Guo, Zibin, 1961-
University of Tennessee at Chattanooga
Place of Publication
Albinism is a genetic condition that often intersects at disability and perceived notions of race; this double-stigmatization has proved problematic for people with albinism living in Africa, who not only appear physically different from others in their community but are also commonly regarded as ontologically different. Individuals with albinism in Africa undergo frequent challenges throughout their lifetime that significantly shape their identities. This process of identity formation begins in early childhood and is greatly impacted by unequal access to healthcare and schooling, harmful rumors and mythologies surrounding the condition’s origins, violence, workplace discrimination, income inequality, and many other factors. In contrast to Erving Goffman’s theory of spoiled identity, many African people with albinism facing the double-stigmatization of race and ability have reclaimed their identities in the midst of adversity and live happy and successful lives. This analysis of over twenty sources further explores the socio-cultural aspects of albinism in Africa; the majority of existing research is medical or biological in nature.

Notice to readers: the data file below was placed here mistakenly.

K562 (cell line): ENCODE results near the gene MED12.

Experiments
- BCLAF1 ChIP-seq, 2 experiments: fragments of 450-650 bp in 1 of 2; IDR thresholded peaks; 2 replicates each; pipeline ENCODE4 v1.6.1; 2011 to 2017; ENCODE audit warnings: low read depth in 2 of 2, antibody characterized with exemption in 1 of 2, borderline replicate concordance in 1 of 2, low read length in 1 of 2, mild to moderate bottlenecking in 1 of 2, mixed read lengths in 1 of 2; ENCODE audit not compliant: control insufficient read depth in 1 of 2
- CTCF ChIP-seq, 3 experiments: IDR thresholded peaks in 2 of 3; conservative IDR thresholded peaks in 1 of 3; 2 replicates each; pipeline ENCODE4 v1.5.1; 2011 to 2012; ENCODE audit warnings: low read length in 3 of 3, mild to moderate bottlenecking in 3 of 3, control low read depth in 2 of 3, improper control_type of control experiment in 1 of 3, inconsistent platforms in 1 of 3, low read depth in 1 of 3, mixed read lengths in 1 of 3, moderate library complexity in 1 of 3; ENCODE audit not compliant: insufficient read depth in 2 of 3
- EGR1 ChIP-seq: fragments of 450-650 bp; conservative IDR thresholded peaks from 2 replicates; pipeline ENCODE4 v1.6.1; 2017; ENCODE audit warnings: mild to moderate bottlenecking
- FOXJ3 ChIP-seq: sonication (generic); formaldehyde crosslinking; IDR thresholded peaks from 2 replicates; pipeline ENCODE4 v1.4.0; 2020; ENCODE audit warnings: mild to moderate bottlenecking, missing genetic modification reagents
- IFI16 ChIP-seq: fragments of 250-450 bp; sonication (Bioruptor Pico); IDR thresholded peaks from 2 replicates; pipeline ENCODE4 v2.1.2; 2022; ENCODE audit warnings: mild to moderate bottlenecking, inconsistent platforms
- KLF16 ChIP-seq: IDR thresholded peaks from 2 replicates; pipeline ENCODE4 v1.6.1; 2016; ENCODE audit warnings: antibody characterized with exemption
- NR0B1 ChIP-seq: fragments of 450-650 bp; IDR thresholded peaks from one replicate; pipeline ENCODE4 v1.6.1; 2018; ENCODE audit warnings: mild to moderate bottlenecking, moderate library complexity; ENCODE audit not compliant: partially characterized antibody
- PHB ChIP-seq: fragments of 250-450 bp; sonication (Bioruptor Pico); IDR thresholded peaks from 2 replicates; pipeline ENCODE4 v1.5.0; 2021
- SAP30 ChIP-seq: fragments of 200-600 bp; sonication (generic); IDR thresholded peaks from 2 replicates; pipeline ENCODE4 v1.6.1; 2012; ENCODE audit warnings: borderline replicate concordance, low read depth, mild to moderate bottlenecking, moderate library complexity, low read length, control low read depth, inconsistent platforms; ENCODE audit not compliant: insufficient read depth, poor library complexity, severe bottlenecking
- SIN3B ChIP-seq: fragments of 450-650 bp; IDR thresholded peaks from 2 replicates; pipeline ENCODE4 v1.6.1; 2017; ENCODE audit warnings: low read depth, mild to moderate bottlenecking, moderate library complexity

I want to thank my thesis committee, the anthropology department, and the Honors College of the University of Tennessee at Chattanooga. Additionally, I am grateful for the unwavering love and support from my family and friends.
B. A.; An honors thesis submitted to the faculty of the University of Tennessee at Chattanooga in partial fulfillment of the requirements of the degree of Bachelor of Arts.
Albinos and albinism -- Africa; Identity (Psychology); Stigma (Social psychology)
Social and Cultural Anthropology
[i], 34 leaves
Tinkham, Corinne, "Albinism in Africa: examining identity formulation" (2021). Honors Theses.